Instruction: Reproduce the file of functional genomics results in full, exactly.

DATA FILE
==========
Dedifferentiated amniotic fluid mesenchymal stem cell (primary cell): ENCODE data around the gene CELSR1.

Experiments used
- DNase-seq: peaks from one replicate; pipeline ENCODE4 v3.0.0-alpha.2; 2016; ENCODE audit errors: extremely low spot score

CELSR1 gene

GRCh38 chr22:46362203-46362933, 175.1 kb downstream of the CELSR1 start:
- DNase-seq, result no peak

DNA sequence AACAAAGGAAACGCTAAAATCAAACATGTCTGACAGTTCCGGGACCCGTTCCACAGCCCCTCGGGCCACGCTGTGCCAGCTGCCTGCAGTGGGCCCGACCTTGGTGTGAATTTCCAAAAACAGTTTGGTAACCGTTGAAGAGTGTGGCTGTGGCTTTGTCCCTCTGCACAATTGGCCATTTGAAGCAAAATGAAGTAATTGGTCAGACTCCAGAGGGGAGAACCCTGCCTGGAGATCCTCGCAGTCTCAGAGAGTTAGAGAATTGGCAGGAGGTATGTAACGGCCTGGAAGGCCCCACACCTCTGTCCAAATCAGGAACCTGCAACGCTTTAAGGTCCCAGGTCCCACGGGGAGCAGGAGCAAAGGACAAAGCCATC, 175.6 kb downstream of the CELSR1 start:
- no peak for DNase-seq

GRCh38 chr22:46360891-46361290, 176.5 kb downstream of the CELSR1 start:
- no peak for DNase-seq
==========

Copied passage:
Dedifferentiated amniotic fluid mesenchymal stem cell (primary cell): ENCODE data around the gene CELSR1.

Experiments used
- DNase-seq: peaks from one replicate; pipeline ENCODE4 v3.0.0-alpha.2; 2016; ENCODE audit errors: extremely low spot score

CELSR1 gene

GRCh38 chr22:46362203-46362933, 175.1 kb downstream of the CELSR1 start:
- DNase-seq, result no peak

DNA sequence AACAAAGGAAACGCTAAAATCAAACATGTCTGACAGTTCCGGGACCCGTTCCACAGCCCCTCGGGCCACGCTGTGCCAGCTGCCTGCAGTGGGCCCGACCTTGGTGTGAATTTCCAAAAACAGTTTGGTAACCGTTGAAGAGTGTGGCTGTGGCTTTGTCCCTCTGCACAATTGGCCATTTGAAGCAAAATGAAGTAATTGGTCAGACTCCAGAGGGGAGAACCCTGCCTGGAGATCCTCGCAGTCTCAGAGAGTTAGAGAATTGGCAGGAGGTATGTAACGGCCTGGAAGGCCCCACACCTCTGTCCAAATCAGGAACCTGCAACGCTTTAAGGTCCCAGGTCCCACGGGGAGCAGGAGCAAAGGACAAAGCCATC, 175.6 kb downstream of the CELSR1 start:
- no peak for DNase-seq

GRCh38 chr22:46360891-46361290, 176.5 kb downstream of the CELSR1 start:
- no peak for DNase-seq